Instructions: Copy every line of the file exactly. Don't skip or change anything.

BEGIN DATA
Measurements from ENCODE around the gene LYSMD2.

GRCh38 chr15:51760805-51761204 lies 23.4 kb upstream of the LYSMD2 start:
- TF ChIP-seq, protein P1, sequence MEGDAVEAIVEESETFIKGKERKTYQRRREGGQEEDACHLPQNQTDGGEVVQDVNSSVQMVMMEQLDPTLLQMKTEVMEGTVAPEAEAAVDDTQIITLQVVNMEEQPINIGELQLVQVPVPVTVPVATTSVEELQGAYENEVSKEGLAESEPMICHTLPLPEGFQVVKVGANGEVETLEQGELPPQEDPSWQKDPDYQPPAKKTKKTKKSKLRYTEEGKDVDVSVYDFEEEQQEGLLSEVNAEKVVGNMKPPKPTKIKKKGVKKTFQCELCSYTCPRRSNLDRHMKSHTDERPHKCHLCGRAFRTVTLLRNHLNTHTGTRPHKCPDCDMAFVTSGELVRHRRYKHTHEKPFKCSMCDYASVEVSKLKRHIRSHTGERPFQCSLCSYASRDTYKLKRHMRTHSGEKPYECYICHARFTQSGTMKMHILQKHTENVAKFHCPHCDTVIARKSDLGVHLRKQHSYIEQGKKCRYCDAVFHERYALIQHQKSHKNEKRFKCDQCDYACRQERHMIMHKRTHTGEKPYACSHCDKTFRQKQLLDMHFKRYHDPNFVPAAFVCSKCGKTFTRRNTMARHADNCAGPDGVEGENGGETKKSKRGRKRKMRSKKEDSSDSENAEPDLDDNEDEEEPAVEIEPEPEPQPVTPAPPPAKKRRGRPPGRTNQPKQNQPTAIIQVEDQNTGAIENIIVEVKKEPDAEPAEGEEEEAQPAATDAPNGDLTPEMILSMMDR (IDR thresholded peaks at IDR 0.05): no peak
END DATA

Measurements from ENCODE around the gene LYSMD2.

GRCh38 chr15:51760805-51761204 lies 23.4 kb upstream of the LYSMD2 start:
- TF ChIP-seq, protein P1, sequence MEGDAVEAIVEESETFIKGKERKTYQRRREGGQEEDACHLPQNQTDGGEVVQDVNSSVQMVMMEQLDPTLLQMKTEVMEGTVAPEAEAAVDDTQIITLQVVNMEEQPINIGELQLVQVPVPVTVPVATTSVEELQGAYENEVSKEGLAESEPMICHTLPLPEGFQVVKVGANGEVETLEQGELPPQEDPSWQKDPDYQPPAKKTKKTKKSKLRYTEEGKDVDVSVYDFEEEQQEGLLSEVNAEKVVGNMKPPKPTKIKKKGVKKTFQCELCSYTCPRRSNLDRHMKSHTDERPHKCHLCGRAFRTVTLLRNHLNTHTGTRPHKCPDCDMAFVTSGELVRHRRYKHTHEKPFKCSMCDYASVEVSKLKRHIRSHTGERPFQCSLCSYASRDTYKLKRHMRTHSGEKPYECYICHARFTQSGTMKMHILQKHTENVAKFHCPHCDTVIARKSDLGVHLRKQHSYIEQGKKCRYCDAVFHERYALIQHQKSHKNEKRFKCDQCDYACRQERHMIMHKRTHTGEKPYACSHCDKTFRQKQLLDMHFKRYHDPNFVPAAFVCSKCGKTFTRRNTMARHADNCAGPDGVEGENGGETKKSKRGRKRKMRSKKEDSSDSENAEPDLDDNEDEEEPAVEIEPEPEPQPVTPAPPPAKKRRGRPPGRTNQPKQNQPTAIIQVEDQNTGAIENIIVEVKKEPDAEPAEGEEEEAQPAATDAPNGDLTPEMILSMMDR (IDR thresholded peaks at IDR 0.05): no peak